May 30, 2008 - by
Q&A With Junior Right Hander Elih Villanueva

May 30, 2008

In his first season doning the Garnet and Gold, junior Elih Villanueva has come on strong late in the season en route to earning first team All-ACC honors. The right hander out of Miami, Fla., is 6-2 with a 3.23 ERA as he enters the NCAA Tallahassee Regional this weekend. He has thrown 86.1 innings in 2008 posting 81 strikeouts while limiting opponents to a .223 batting average. Villanueva recently sat down with to talk a little baseball and what is in store for him in the future.

By Chuck Walsh
Florida State Sports Information

19 Questions For Elih Villanueva

What’s it like to take a no-hitter into the seventh inning against No. 2 ranked North Carolina?
“It was pretty exciting. Pitching and going one-two-three for six innings obviously (the no-hitter) is in the back of your mind but you don’t really want to bring it up. I was trying to stay focused and trying to do exactly what I had been doing earlier in the game. I was just trying to throw what I could throw and how I could throw it. It was pretty much like every other start. I was pretty sure my teammates were all thinking about it and on their minds but nobody wanted to bring it up or jinx it.”

What was going through your mind when you walked out to the mound to start the seventh inning against the Tar Heels?
“My main focus was to try and get ahead on the batters I had to face. I had had success for the first six innings and there was a reason for that success. I just tried to stay with what got me there. I wanted to keep on doing what I had been doing for the rest of the game.”

What was the difference between your start against Miami and your start against North Carolina a week later?
“I think the biggest difference would probably be my location. In the first two innings of the Miami game I was hitting my spots well but when the third inning came along I just lost control of the strike zone. I was trying to do too much in that situation. In the North Carolina start I just tried to focus up and throw strikes.”

Do you pitch any differently with the bases loaded than you do late in a game with the score tied?
“I don’t think so. I think both situations are almost equal in the sense that you still have to make your pitches. At any point in time anything can happen. Pretty much everything is the same. I try not to do too much when you have a lead and you especially do not want to press when the game is tied or you are down.”

What’s your favorite thing about being a pitcher?
“Just being able to go out the mound and start the game with the ball in your hand. All eyes are on the pitcher and I like that. I like to work on carrying my team for as long as I can.”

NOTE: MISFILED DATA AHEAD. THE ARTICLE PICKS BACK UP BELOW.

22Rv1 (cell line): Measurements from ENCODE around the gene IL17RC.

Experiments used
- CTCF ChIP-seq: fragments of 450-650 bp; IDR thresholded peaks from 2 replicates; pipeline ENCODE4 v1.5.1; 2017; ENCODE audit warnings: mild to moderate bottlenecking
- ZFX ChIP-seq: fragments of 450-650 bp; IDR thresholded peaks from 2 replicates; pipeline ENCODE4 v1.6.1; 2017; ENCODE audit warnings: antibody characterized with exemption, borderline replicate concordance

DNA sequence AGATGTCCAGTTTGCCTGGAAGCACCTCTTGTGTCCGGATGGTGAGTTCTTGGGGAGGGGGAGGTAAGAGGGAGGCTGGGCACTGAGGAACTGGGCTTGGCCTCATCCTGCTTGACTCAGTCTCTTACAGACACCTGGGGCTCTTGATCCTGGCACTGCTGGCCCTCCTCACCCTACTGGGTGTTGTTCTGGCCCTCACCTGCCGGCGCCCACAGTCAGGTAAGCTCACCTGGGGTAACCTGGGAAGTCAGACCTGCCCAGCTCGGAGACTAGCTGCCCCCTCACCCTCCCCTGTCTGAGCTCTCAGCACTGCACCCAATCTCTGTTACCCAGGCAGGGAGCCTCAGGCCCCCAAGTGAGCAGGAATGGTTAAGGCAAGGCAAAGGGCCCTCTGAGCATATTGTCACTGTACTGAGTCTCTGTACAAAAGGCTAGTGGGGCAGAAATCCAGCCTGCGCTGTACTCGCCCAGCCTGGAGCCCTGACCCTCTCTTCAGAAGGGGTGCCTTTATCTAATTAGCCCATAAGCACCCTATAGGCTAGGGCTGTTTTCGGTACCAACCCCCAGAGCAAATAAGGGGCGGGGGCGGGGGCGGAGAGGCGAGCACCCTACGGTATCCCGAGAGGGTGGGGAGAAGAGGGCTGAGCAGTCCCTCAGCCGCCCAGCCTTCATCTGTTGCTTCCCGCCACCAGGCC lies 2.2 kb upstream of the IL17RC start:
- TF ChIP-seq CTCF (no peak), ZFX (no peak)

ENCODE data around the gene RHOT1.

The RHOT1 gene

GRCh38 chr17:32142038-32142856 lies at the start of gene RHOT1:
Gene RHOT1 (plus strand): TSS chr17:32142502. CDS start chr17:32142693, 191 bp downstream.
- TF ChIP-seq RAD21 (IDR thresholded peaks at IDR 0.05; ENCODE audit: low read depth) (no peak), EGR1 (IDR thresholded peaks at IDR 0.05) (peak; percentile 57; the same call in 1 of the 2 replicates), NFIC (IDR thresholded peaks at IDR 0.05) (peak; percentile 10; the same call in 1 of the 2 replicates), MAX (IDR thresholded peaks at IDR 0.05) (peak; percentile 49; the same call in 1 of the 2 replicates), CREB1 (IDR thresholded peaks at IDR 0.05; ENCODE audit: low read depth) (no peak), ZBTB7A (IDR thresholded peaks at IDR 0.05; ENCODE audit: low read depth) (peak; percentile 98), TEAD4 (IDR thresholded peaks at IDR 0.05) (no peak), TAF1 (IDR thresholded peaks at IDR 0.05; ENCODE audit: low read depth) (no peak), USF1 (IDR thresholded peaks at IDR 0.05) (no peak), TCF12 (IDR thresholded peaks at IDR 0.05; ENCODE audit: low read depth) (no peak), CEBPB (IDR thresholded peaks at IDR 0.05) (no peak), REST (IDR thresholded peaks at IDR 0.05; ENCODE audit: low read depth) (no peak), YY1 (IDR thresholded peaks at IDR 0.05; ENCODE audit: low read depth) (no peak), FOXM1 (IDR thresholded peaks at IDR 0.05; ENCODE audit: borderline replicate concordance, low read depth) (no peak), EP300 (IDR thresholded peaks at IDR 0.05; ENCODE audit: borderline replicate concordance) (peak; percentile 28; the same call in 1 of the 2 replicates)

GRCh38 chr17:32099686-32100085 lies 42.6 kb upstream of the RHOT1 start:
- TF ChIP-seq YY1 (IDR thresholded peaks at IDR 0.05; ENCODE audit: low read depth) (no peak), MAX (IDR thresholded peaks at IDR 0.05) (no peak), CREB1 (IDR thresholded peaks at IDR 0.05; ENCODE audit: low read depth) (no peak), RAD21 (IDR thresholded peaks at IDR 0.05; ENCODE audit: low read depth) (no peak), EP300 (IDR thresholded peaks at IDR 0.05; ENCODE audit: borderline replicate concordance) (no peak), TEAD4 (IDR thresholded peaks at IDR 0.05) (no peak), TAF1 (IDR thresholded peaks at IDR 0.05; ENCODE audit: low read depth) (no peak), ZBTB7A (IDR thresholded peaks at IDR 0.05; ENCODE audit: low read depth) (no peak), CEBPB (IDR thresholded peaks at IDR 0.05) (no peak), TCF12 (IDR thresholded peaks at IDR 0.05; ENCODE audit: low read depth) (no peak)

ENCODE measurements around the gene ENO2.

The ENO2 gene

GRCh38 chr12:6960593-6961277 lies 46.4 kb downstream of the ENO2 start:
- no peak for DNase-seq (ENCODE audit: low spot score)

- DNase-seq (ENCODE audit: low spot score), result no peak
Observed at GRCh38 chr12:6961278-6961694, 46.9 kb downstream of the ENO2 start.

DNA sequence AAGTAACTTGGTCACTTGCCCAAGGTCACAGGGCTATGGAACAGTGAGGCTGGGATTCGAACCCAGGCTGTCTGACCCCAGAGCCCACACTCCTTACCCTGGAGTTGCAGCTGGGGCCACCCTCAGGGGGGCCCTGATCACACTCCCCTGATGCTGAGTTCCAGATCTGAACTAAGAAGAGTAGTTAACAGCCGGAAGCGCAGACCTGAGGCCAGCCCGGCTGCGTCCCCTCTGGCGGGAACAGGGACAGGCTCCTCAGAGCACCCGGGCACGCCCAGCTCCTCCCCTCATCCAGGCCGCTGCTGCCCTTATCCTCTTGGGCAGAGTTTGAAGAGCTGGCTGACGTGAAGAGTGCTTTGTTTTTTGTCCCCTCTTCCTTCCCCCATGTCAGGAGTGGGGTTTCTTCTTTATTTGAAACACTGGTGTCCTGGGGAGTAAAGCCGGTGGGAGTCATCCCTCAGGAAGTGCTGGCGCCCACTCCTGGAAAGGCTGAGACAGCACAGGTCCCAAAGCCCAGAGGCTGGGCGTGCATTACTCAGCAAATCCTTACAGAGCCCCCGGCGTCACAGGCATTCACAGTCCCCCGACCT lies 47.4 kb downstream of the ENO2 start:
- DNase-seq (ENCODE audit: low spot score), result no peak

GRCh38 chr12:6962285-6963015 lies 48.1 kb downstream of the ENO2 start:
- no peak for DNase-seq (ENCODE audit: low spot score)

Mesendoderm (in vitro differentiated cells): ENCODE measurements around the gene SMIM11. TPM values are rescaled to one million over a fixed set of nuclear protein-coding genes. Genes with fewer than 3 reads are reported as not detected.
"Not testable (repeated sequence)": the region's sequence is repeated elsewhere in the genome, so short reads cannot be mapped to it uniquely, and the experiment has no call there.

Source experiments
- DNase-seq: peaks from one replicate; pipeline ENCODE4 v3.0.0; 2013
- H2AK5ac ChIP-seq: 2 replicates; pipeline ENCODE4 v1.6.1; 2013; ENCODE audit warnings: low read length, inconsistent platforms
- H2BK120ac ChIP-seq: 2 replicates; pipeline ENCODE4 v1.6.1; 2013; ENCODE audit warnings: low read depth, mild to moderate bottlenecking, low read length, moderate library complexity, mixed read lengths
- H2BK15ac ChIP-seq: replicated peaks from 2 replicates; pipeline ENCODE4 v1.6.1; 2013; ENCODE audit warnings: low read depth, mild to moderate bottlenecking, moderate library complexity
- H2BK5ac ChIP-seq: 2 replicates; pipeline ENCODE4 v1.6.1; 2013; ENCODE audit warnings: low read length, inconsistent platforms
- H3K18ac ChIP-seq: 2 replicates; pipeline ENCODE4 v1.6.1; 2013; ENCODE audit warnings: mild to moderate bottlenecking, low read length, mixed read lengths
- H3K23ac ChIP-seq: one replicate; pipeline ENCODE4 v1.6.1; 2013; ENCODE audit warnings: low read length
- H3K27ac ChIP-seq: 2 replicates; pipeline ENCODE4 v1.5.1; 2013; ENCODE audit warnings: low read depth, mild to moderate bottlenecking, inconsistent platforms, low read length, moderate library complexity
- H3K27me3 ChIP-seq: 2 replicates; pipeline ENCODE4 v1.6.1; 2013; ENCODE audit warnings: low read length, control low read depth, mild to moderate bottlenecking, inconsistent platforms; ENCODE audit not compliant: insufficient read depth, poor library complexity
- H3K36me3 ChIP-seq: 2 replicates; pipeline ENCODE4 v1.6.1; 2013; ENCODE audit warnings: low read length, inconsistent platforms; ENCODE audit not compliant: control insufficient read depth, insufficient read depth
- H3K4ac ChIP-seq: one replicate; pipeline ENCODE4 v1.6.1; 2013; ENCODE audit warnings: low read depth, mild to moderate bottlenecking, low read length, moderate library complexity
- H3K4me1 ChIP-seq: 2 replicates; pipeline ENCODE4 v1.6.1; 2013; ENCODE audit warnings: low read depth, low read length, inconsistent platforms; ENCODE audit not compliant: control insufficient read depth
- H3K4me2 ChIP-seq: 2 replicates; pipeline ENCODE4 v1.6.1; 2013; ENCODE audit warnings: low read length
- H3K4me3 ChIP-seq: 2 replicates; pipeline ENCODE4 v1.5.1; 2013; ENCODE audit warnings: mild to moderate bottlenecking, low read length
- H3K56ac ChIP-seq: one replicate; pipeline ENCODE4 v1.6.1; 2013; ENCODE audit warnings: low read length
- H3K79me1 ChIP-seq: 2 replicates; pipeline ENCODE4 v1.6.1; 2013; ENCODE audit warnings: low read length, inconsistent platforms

What’s your favorite memory of going into a game in a big situation and coming out of it with a big win?
“I think it would be last year during my junior college season. We were fighting for the number one seed in our conference. I pitched a complete game and we won 1-0. I had 14 strikeouts and I gave up only two hits. That was one of my biggest games and best memories. We beat Palm Beach Community College in the game.”

Will you ever get a chance to hit?
“I have no idea but yes, I can hit. I hit a lot through high school and last year in junior college. As a Seminole I am focused on pitching and if the time comes when I can hit I think I might show my teammates a thing or two. We have had one (pitchers’ batting practice) this season and I put one out.”

ere you always a pitcher growing up? What drew you to the position?
“No because my day always tried to save my arm. I was a third baseman and first basemen all the way up until my freshman year of high school. That’s when I started to focus on being a pitcher. My high school coach needed a pitcher during a fall game and I volunteered. Nobody was available and my coached asked if anybody could pitch and I raised my hand. I had thrown a little bit but not really much. After that his eyes lit up and he began working with me as a pitcher.”

Would you rather pitch in hot or cold weather? Can it be too hot or too cold when you pitch?
“Before becoming a Seminole I would have said hot weather. Since being in Tallahassee my first four or five starts have been under 45 degrees. I can pretty much say both hot or could right now. I think it can be too hot when you pitch because you will become drained a lot quicker when it is hot.”